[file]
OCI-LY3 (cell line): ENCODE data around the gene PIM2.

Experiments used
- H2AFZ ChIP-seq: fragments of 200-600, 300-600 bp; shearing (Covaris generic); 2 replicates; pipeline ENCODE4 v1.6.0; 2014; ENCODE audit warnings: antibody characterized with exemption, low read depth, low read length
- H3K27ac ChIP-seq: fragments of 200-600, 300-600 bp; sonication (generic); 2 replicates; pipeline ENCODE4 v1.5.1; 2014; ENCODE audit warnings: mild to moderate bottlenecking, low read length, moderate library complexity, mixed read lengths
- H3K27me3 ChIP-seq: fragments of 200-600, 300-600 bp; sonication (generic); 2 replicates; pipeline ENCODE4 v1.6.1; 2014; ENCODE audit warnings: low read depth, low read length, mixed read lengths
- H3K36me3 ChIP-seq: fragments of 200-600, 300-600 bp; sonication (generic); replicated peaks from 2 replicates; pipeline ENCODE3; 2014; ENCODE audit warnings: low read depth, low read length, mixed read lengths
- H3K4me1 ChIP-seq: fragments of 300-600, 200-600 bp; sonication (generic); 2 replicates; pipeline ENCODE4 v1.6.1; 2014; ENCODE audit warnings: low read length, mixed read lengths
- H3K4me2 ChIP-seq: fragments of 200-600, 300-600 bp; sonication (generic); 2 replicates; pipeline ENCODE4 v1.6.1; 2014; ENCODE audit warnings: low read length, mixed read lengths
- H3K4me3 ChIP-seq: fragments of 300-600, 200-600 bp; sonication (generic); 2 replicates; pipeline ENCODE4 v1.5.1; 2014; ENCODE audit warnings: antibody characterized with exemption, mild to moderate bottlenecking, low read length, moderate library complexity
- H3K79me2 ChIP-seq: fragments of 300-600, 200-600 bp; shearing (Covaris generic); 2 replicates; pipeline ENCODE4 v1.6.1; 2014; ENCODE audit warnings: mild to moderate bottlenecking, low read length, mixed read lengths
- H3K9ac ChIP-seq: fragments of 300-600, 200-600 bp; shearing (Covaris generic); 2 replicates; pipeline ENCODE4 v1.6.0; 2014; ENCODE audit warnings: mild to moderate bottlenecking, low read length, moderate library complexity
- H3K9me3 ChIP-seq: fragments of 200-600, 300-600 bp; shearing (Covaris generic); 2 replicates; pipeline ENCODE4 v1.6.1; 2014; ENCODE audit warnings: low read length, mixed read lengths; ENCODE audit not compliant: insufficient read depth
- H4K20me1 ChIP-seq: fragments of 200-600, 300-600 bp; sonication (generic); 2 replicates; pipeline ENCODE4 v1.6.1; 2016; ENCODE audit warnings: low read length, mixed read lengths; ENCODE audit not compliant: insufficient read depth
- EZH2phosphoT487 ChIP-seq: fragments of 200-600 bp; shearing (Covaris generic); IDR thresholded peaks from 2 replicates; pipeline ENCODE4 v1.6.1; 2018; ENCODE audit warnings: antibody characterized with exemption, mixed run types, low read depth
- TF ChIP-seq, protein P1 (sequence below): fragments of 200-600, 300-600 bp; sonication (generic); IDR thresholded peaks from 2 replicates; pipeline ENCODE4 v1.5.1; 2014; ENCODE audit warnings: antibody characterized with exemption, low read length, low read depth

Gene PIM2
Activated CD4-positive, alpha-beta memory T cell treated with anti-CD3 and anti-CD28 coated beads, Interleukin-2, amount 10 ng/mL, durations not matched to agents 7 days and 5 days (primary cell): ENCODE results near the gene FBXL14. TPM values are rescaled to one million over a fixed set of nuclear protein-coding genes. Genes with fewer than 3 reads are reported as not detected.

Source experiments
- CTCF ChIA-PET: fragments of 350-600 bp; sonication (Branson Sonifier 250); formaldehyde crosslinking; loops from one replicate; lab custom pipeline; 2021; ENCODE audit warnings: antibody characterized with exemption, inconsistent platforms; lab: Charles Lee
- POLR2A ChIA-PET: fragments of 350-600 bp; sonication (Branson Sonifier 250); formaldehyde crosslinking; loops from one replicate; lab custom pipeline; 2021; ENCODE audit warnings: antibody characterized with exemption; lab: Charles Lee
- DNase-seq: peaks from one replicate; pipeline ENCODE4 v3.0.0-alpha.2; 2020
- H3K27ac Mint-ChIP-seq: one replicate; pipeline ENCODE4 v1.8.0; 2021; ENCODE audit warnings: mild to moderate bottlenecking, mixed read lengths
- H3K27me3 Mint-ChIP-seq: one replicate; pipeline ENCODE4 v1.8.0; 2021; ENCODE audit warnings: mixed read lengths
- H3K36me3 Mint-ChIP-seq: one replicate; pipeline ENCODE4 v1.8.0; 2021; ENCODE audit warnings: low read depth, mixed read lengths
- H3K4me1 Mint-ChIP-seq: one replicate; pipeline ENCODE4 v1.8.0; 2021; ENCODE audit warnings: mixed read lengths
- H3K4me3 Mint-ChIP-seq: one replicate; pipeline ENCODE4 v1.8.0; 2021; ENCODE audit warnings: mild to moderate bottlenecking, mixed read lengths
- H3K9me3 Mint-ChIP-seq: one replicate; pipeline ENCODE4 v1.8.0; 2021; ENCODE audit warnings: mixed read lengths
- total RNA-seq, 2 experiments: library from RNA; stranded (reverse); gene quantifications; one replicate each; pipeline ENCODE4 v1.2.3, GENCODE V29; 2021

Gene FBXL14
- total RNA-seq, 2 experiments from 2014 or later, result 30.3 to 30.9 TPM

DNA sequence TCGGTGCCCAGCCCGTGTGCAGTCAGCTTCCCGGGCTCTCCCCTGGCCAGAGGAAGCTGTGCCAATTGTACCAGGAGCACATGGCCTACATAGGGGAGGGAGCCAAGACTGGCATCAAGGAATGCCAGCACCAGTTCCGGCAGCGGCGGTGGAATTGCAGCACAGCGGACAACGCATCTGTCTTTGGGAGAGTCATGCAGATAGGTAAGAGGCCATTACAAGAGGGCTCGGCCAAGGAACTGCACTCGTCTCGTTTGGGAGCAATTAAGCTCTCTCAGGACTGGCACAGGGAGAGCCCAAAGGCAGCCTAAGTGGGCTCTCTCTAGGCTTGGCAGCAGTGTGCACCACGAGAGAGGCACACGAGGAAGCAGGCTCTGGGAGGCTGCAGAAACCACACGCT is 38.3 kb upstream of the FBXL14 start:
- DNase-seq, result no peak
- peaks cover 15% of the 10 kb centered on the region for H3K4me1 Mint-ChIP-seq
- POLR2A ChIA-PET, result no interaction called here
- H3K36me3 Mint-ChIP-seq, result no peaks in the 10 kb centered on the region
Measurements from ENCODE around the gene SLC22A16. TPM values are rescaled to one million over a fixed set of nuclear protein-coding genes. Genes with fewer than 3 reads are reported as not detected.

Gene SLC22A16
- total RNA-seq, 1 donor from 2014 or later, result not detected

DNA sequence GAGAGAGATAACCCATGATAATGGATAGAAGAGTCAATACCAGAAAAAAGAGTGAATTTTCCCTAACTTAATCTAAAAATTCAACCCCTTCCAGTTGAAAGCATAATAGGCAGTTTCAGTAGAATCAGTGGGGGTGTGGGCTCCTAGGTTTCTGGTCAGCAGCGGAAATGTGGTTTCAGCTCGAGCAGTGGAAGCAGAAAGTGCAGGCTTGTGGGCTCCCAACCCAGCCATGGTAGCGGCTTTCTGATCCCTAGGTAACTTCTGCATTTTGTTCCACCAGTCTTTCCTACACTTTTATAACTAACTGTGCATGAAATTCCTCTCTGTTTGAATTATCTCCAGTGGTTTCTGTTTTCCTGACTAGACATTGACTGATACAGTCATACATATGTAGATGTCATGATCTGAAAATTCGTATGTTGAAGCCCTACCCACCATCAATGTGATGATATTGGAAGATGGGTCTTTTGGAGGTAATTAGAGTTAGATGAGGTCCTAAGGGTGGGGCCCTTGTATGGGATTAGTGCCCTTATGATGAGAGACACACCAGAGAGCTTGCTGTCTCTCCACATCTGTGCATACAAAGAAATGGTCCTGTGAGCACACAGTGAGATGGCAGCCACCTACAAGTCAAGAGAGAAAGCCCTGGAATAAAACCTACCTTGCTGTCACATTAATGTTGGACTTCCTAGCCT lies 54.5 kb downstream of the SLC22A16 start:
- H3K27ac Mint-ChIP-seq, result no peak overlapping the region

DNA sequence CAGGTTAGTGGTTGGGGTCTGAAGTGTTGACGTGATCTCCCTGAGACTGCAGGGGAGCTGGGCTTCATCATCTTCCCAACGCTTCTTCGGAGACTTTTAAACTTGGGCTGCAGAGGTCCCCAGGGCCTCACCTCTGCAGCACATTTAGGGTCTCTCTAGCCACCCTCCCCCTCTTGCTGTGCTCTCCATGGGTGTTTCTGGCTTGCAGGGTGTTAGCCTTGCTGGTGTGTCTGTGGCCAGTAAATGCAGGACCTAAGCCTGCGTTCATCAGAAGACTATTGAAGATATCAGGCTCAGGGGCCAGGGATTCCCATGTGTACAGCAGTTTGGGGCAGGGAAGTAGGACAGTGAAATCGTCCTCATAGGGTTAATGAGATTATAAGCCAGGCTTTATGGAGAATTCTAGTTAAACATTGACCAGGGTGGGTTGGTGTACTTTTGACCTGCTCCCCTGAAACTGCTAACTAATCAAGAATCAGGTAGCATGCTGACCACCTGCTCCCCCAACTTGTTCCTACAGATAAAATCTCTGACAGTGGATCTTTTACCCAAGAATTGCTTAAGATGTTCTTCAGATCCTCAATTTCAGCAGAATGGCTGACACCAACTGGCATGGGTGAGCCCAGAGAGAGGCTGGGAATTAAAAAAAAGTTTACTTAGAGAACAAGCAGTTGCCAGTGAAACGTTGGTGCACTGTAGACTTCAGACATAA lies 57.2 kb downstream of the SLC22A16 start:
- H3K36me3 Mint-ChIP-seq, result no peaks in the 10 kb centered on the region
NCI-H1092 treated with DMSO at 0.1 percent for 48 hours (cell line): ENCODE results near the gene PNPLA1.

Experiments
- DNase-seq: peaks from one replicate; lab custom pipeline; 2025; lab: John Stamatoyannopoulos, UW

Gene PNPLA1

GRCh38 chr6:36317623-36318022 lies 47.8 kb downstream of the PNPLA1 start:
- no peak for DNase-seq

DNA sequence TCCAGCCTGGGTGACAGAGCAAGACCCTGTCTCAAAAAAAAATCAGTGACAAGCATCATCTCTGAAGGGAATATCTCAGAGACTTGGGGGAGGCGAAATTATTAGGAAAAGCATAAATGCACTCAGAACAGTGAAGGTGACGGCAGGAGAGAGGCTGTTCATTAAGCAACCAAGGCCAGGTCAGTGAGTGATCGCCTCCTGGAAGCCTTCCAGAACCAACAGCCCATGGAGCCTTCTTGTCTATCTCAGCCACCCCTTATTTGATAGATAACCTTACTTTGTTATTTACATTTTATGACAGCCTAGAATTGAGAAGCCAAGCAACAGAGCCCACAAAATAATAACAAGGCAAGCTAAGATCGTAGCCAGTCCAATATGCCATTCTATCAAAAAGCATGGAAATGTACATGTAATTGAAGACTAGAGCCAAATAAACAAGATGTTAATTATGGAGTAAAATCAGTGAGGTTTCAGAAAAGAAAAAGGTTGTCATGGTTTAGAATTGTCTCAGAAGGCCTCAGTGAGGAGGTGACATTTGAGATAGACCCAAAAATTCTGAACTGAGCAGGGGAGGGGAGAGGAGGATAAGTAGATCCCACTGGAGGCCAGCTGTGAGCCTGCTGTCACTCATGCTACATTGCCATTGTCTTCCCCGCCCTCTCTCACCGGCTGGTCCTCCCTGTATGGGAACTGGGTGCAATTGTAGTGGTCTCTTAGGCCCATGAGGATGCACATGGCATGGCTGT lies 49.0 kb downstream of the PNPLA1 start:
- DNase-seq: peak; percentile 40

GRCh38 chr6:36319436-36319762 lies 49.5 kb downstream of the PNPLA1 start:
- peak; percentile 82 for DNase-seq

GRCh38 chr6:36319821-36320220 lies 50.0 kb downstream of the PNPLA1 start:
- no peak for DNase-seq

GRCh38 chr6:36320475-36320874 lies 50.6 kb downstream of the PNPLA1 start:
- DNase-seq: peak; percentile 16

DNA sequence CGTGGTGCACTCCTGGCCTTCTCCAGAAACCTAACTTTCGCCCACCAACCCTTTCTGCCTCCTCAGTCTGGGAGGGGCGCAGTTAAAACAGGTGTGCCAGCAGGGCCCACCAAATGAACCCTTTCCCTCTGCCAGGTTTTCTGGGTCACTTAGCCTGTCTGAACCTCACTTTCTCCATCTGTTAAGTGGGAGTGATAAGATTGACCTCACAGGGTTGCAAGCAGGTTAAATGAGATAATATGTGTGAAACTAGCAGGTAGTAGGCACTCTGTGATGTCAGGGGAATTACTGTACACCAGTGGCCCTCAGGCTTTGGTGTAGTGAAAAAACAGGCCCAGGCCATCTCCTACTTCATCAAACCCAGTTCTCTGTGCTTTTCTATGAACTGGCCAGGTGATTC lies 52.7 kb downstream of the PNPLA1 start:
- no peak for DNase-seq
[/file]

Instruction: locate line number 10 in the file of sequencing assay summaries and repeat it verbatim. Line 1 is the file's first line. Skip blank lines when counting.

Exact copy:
- H3K79me2 ChIP-seq: fragments of 300-600, 200-600 bp; shearing (Covaris generic); 2 replicates; pipeline ENCODE4 v1.6.1; 2014; ENCODE audit warnings: mild to moderate bottlenecking, low read length, mixed read lengths